Obesity is a complex and treatable disease, and the time has come to acknowledge this fact and shed the cultural stigma attached to body weight. Obesity is a costly epidemic and a leading contributor to major causes of death, including diabetes, heart disease, stroke, and some types of cancer. Yet despite conclusive evidence that obesity is treatable, Medicare does not cover safe, FDA-approved anti-obesity medications.
Until policymakers recognize obesity as the life-threatening disease that it is and work to cover approved anti-obesity medications as an effective treatment for obesity, millions will continue to suffer needlessly.
If you are working to overcome obesity, you are not alone. Most of my life, from early childhood to adulthood, I battled obesity and struggled with the challenge of seeking medical treatment. According to the Obesity Care Action Network:
- More than 31 percent of Delawareans are living with obesity. This includes 37 percent of Black adults and 30 percent of white adults.
- Delaware ranks 14th in the nation for adults with Type 2 diabetes.
- Healthcare costs for individuals affected by obesity are 42 percent higher.
Obesity disproportionately impacts communities of color that already face systemic inequities in healthcare. Black Americans are 77% more likely and Latinx Americans are 66% more likely to be diagnosed with diabetes compared to their white neighbors, a disease that increases the likelihood of life threatening conditions like heart disease and stroke.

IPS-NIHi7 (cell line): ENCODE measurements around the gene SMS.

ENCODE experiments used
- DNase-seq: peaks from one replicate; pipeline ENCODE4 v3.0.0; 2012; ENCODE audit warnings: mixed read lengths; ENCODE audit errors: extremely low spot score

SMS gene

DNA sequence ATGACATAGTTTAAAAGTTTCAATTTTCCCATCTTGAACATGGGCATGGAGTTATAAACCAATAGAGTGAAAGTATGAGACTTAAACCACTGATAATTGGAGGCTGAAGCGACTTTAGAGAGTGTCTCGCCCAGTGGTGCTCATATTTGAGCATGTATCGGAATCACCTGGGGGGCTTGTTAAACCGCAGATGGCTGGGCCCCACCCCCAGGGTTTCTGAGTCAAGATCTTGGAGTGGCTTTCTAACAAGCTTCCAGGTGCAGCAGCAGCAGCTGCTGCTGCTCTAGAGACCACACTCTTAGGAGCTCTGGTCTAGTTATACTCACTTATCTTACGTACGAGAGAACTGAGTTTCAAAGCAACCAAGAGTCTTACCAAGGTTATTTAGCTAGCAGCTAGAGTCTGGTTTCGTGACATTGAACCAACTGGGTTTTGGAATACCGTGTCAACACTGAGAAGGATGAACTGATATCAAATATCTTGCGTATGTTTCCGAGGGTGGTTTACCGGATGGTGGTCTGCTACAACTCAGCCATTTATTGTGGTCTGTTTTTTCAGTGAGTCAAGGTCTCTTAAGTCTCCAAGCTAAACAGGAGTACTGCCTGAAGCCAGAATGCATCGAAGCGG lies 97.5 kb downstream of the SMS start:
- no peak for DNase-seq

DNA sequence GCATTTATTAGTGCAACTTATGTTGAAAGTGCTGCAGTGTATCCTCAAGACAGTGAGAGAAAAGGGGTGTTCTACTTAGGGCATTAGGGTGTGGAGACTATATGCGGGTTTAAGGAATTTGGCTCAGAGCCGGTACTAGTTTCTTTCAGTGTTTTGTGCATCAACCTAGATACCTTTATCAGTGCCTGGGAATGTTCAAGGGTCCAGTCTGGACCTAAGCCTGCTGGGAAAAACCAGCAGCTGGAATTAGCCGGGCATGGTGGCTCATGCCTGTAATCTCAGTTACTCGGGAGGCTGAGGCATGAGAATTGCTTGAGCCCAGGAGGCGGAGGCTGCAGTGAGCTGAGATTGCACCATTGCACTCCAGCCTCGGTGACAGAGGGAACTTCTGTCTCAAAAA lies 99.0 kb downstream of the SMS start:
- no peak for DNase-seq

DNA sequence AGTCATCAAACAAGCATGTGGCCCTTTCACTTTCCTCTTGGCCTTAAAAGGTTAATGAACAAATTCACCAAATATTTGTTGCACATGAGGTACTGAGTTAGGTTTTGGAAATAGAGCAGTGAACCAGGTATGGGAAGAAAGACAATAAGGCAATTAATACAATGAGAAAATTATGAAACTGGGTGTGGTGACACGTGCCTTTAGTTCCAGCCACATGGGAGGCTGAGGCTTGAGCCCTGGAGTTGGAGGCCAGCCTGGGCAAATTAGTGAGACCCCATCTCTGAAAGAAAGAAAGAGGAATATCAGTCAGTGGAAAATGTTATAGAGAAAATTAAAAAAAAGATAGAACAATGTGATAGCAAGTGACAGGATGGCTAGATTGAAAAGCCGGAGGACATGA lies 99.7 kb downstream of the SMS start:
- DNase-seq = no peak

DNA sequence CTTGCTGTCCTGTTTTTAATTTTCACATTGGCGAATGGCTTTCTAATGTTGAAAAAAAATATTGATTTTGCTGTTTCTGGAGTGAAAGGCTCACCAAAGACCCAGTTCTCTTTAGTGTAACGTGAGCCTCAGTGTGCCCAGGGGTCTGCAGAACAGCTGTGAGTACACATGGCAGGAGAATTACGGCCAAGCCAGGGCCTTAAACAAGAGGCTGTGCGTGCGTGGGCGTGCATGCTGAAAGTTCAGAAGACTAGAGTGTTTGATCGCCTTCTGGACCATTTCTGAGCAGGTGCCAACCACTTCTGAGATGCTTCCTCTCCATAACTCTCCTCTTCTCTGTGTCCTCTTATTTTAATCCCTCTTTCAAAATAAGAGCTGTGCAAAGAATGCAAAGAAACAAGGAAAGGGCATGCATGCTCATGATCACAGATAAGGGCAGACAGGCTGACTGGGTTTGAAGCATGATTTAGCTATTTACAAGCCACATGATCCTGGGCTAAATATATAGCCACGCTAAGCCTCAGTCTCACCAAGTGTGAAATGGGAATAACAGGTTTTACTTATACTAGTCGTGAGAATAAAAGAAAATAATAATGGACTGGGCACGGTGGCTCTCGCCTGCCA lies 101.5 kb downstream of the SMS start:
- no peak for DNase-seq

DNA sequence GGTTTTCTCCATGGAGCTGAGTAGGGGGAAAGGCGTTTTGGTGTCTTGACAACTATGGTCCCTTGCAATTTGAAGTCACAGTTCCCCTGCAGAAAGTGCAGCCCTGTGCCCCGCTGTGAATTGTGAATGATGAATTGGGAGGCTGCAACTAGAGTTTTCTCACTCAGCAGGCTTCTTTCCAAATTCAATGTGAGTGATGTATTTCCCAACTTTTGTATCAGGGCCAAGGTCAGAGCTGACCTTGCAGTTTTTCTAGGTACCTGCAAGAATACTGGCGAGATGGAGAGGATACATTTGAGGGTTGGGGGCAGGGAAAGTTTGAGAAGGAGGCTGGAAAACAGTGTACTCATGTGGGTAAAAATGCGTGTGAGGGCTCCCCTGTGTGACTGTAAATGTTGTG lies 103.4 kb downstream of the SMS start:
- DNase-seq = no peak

Solving systemic racial inequity in our healthcare system will require comprehensive action to address social determinants of health and bias, and ensure equal access and affordability. But, we can start by treating obesity like the disease the medical community knows it is.
Outdated policies barring access to affordable obesity care are further exacerbating health disparities. Seniors rely on Medicare to cover their essential healthcare, including the full spectrum of obesity care.
Our laws and regulations must be driven by science, including recognizing and treating obesity as a disease. Successful obesity treatment involves weight reduction and improvements in related comorbidities. Anti-obesity medications are an important component in fighting this disease and helping to reduce the risk of heart disease, diabetes, osteoarthritis, and other complications.
We need our Congressional leaders and the administration to work together to make sure this is resolved and anti-obesity medications are covered by Medicare so millions of Americans can get access to lifesaving care.
Sherae’a Moore represents Middletown and surrounding communities in the Delaware House of Representatives.